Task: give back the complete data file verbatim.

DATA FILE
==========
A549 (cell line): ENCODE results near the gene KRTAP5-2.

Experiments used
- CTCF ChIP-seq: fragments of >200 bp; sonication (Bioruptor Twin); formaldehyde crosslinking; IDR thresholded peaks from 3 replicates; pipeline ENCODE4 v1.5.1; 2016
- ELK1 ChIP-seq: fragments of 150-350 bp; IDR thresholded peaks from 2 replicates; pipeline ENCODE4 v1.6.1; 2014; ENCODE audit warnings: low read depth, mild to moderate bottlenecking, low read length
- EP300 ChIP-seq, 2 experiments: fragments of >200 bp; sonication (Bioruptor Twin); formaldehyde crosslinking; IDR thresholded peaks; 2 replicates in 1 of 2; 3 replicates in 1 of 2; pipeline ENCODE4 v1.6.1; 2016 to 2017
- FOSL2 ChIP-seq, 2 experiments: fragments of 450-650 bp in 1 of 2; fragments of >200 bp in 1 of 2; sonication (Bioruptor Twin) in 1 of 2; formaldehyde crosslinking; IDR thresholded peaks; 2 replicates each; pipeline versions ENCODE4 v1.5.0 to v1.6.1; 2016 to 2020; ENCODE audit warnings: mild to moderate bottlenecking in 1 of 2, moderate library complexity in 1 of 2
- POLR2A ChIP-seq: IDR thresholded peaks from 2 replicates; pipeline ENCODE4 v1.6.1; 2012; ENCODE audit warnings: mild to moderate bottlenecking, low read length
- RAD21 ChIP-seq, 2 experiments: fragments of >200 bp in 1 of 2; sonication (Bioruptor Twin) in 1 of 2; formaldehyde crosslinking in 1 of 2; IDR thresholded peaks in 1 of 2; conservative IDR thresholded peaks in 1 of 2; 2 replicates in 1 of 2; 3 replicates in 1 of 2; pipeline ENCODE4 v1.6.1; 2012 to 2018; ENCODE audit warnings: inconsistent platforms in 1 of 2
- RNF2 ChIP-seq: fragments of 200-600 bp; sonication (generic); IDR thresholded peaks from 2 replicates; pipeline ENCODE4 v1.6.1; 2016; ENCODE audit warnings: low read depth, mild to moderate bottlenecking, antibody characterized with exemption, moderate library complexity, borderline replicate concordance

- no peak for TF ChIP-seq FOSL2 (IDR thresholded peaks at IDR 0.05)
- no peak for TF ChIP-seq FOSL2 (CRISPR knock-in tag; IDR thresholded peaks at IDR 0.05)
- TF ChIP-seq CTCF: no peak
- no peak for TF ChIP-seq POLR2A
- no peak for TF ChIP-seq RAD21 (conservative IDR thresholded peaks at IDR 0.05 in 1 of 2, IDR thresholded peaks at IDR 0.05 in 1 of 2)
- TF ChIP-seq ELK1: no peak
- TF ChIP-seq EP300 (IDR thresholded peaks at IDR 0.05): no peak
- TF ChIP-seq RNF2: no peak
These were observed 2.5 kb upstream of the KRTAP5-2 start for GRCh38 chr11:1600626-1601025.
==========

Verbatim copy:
A549 (cell line): ENCODE results near the gene KRTAP5-2.

Experiments used
- CTCF ChIP-seq: fragments of >200 bp; sonication (Bioruptor Twin); formaldehyde crosslinking; IDR thresholded peaks from 3 replicates; pipeline ENCODE4 v1.5.1; 2016
- ELK1 ChIP-seq: fragments of 150-350 bp; IDR thresholded peaks from 2 replicates; pipeline ENCODE4 v1.6.1; 2014; ENCODE audit warnings: low read depth, mild to moderate bottlenecking, low read length
- EP300 ChIP-seq, 2 experiments: fragments of >200 bp; sonication (Bioruptor Twin); formaldehyde crosslinking; IDR thresholded peaks; 2 replicates in 1 of 2; 3 replicates in 1 of 2; pipeline ENCODE4 v1.6.1; 2016 to 2017
- FOSL2 ChIP-seq, 2 experiments: fragments of 450-650 bp in 1 of 2; fragments of >200 bp in 1 of 2; sonication (Bioruptor Twin) in 1 of 2; formaldehyde crosslinking; IDR thresholded peaks; 2 replicates each; pipeline versions ENCODE4 v1.5.0 to v1.6.1; 2016 to 2020; ENCODE audit warnings: mild to moderate bottlenecking in 1 of 2, moderate library complexity in 1 of 2
- POLR2A ChIP-seq: IDR thresholded peaks from 2 replicates; pipeline ENCODE4 v1.6.1; 2012; ENCODE audit warnings: mild to moderate bottlenecking, low read length
- RAD21 ChIP-seq, 2 experiments: fragments of >200 bp in 1 of 2; sonication (Bioruptor Twin) in 1 of 2; formaldehyde crosslinking in 1 of 2; IDR thresholded peaks in 1 of 2; conservative IDR thresholded peaks in 1 of 2; 2 replicates in 1 of 2; 3 replicates in 1 of 2; pipeline ENCODE4 v1.6.1; 2012 to 2018; ENCODE audit warnings: inconsistent platforms in 1 of 2
- RNF2 ChIP-seq: fragments of 200-600 bp; sonication (generic); IDR thresholded peaks from 2 replicates; pipeline ENCODE4 v1.6.1; 2016; ENCODE audit warnings: low read depth, mild to moderate bottlenecking, antibody characterized with exemption, moderate library complexity, borderline replicate concordance

- no peak for TF ChIP-seq FOSL2 (IDR thresholded peaks at IDR 0.05)
- no peak for TF ChIP-seq FOSL2 (CRISPR knock-in tag; IDR thresholded peaks at IDR 0.05)
- TF ChIP-seq CTCF: no peak
- no peak for TF ChIP-seq POLR2A
- no peak for TF ChIP-seq RAD21 (conservative IDR thresholded peaks at IDR 0.05 in 1 of 2, IDR thresholded peaks at IDR 0.05 in 1 of 2)
- TF ChIP-seq ELK1: no peak
- TF ChIP-seq EP300 (IDR thresholded peaks at IDR 0.05): no peak
- TF ChIP-seq RNF2: no peak
These were observed 2.5 kb upstream of the KRTAP5-2 start for GRCh38 chr11:1600626-1601025.